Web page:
Sometimes weight can become an issue during marathon training. Learn the correct way to lose weight while still training at a high level.
Each mile you travel by foot burns, on average, 75-125 calories. So it is not surprising that an increasing amount of beginner and amateur runners and walkers are signing up for marathon training programs as a means to aid weight loss and improve overall health and fitness.
Obstacles do exist, however, and hastily restricting calorie intake or specific nutrients, like carbohydrates, can increase your risk for injury and illness as well as cause energy levels to plummet. On the other end of the spectrum, many runners find themselves justifying a larger meal or specific food indulgences after working out, only to find themselves gaining weight. Here are five tips that encourage healthy weight loss during marathon training.
Use Calories Burned To Aid Weight Loss
Rather than waging war with your food intake during training, tip that calorie balance towards the negative for weight loss through your daily run expenditure. The following equation can be used to estimate the calories burned during running:
0.63 calories x ___miles run x ____pounds
For example, a 150-pound runner will burn approximately 95 calories per mile, or 378 calories over a four-mile run.
Weight Loss Should Be Slow And Steady
While in the midst of marathon training, runners should aim at a more moderately paced weight loss of a half pound to one pound per week, which entails a 250-500 daily calorie restriction. While this doesn’t sound like much, over 16 weeks you will lose the equivalent of two to three shoeboxes of fat, which, according to researcher Paul Vanderburgh of the University of Dayton, will lead to a 10- to 15-minute faster marathon time and a lot less stress on the joints!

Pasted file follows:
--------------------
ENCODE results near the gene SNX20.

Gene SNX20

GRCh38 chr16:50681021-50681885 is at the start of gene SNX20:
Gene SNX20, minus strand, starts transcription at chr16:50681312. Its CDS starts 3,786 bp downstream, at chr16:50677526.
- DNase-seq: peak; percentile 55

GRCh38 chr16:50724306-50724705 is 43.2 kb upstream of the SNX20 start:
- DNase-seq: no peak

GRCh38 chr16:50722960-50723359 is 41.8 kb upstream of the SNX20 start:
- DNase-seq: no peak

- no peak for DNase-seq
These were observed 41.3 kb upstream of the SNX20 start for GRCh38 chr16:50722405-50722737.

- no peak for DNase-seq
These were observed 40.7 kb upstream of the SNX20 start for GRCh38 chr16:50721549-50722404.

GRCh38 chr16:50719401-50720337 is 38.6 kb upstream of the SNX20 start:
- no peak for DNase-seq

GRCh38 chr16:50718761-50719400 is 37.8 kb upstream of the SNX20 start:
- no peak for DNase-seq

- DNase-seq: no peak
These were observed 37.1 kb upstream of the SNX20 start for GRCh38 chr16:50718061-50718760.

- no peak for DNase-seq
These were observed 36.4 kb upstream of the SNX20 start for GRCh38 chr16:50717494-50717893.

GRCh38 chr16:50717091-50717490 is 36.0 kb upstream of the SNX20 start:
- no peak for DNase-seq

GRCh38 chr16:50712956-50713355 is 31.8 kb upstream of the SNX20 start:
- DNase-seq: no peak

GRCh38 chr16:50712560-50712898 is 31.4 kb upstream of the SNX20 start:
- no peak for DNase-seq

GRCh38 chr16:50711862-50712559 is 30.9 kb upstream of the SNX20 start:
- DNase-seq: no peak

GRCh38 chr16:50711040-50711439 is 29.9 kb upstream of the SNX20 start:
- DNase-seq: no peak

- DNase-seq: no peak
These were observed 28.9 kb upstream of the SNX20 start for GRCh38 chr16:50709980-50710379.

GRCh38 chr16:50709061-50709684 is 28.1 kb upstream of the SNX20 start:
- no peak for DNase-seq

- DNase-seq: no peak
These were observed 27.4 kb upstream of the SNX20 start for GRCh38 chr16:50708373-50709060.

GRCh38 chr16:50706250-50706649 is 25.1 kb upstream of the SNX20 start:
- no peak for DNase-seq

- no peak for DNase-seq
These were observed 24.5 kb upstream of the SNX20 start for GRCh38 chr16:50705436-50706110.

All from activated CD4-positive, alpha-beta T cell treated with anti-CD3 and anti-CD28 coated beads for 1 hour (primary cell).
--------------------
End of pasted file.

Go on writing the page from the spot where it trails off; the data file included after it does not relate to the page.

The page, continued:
Have A Pre-Workout Snack
Research has proven time and time again that restoring blood sugars after a fasting state with a carbohydrate-rich snack before the run will not only extend endurance but will also lower perceived effort — meaning you can go longer and harder, burning more calories for weight loss. To help rebuild blood sugars for enhanced endurance, aim at consuming 400-600 carbohydrate calories in the two hours leading up to the event start. For example, a plain English muffin topped with one tablespoon of peanut butter and a sliced banana would be an ideal snack, with water or a sports drink to wash it down.
Don’t Restrict On Long Run Days
Recovery after a long run is not a passive process. Your body requires adequate amounts of carbohydrate and protein energy, as well as micronutrient support (vitamins and minerals) to replenish depleted muscle glycogen stores and facilitate repair and reproduction of tissue and bone. Extreme calorie and macronutrient restriction (more than 500 calories/day) during marathon training can present a negative impact on bone-mineral density and increase the risk for stress fractures as well as delay recovery.
To ensure adequate energy intake on long run days and to prevent overindulgence post-run, supplement with 30-60 grams of carbohydrates each hour of running (one energy gel plus a sports drink) and consume 50-75 grams of carbohydrates with 10-15 grams of protein (a cup of low fat chocolate milk) immediately after finishing a run.
Pinpoint Indulgence Calories
Let’s face the facts: most runners have at least one less-than-desirable nutritional habit that could be forgone, saving empty calories (and oftentimes money). Liquid calories are perhaps the most common culprit, providing a surprising calorie punch without helping to curb hunger much. At Starbucks, for example, a venti Café Mocha with two percent milk and whipped cream packs in 410 calories — or the equivalent of a five-mile run for a 130-pound runner.
Save 180 calories by just switching to a tall Café Mocha with skim milk. A daily habit of two 12-ounce cans of regular soda also costs approximately 400 calories; meaning eliminating just one of these sodas can help you lose nearly half a pound a week! Other liquid calorie culprits include a 12-ounce beer at 150 calories, a glass of wine at 100-140 calories, a shot of hard liquor at 100-120 calories, and a can of energy drink, like Red Bull, at 110 calories. Instead of drinking calories, runners should feed essential hydration needs with water — or if something flavored is preferred, add a splash of 100 percent juice.
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About The Author:
Kimberly Mueller, MS, RD, owner of Fuel Factor Nutrition, is a competitive runner who provides customized meal planning, nutrition coaching and race-nutrition guidance to active individuals worldwide. More information on Kim’s services can be found at www.Fuel-Factor.com. Kim can be reached at kim@Fuel-Factor.com.